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Jack Zaleski, Published April 21 2012

Zaleski: Just things, you say? Not really …

Baby boomers of my vintage are preparing for change. My wife and I, having reached the age when turning the page is necessary and welcome, began the process a few years ago of going through the stuff we’ve accumulated over more than 40 years together. There’s a lot, and every item is a story, a memory, a connection to times gone by.

Last year, we culled our book collection, boxing up several hundred volumes and handing them off to a used-book store. It was doubly painful: physically because of hefting the boxes; emotionally because tossing the books was parting with old friends. When I see the gaps in our once-stuffed-to-the-ceiling shelves, I almost feel the spirits of the sacrificed books that lived there for decades.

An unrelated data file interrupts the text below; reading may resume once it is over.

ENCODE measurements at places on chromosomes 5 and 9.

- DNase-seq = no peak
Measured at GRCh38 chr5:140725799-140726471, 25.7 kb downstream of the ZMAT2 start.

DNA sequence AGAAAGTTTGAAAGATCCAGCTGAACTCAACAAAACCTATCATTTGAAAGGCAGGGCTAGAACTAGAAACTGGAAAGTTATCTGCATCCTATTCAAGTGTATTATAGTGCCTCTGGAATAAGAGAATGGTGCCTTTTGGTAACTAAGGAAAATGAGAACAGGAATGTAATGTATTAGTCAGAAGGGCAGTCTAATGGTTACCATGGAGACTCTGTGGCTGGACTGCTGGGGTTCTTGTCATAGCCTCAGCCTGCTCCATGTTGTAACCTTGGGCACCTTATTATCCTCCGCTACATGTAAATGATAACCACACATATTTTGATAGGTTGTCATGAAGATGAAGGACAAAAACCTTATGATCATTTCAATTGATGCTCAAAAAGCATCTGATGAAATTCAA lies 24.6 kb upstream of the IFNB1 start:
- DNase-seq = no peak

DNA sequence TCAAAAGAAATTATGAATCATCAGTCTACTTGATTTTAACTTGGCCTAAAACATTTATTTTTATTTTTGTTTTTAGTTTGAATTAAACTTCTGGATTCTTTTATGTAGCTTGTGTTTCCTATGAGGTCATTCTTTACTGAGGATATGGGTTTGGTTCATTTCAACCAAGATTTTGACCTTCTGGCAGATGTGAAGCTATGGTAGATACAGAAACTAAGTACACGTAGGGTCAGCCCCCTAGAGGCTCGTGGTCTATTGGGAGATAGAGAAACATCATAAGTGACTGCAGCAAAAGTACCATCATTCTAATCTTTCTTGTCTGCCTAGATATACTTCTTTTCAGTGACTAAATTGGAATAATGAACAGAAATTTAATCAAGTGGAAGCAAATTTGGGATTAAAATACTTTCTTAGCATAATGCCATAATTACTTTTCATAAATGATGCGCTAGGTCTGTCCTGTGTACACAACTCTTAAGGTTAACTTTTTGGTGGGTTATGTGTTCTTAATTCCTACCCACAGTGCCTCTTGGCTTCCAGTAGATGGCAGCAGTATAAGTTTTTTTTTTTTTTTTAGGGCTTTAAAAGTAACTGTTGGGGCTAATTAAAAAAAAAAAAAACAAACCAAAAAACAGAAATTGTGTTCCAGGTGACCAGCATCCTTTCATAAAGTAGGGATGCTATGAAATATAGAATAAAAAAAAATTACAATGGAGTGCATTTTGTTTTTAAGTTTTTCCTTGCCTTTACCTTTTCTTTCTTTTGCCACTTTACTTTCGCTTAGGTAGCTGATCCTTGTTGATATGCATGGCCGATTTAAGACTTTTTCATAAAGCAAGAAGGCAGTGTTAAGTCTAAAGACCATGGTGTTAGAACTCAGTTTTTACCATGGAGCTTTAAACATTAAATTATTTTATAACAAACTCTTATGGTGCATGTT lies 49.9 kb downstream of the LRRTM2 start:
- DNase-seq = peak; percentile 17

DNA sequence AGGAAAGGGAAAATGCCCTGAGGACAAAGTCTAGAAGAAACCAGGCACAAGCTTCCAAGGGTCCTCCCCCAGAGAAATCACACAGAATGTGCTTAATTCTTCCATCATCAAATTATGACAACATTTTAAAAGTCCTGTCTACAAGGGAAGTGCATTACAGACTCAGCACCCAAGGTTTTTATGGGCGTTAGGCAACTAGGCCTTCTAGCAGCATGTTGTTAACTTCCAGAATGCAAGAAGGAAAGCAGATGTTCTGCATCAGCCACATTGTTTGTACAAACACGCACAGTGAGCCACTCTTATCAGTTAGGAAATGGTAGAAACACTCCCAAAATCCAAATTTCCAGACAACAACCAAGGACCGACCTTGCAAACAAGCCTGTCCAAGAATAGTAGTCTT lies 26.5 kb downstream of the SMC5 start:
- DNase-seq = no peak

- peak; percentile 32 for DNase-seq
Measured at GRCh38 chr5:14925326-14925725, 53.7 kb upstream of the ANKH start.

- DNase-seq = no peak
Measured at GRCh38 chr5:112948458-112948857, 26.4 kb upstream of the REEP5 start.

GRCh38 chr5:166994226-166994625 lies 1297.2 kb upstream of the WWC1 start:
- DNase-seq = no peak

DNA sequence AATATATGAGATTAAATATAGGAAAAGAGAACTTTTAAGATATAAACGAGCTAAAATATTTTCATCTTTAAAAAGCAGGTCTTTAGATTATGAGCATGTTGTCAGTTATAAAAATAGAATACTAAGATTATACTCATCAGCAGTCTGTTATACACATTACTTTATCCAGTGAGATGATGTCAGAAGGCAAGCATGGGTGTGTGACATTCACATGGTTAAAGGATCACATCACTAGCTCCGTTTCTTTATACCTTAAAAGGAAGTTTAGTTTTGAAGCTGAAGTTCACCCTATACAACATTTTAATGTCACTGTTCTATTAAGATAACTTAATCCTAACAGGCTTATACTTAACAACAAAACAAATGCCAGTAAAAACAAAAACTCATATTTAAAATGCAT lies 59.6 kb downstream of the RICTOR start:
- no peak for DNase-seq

So, what to do with all the other things? What to trash? What to save? What to donate to a charity? What to pass on to inheritors? Do they care about these things as much as I do?

For example:

And so it goes. Every long-neglected shelf in the storage room hides treasures and memories. Every opened box reveals links to the past: history written in the dust; fleeting and faded recollections of good and bad times, of family members long gone, of times that seemed simpler, but probably were not.

So, all you aging boomers: How do we sift through the things that helped define our lives? Mere objects, you say? Just things, after all. True enough. But the stories and history, the love and the pain, the triumphs and losses embodied in the “things” make it hard to let go.

Contact Editorial Page Editor Jack Zaleski at (701) 241-5521.

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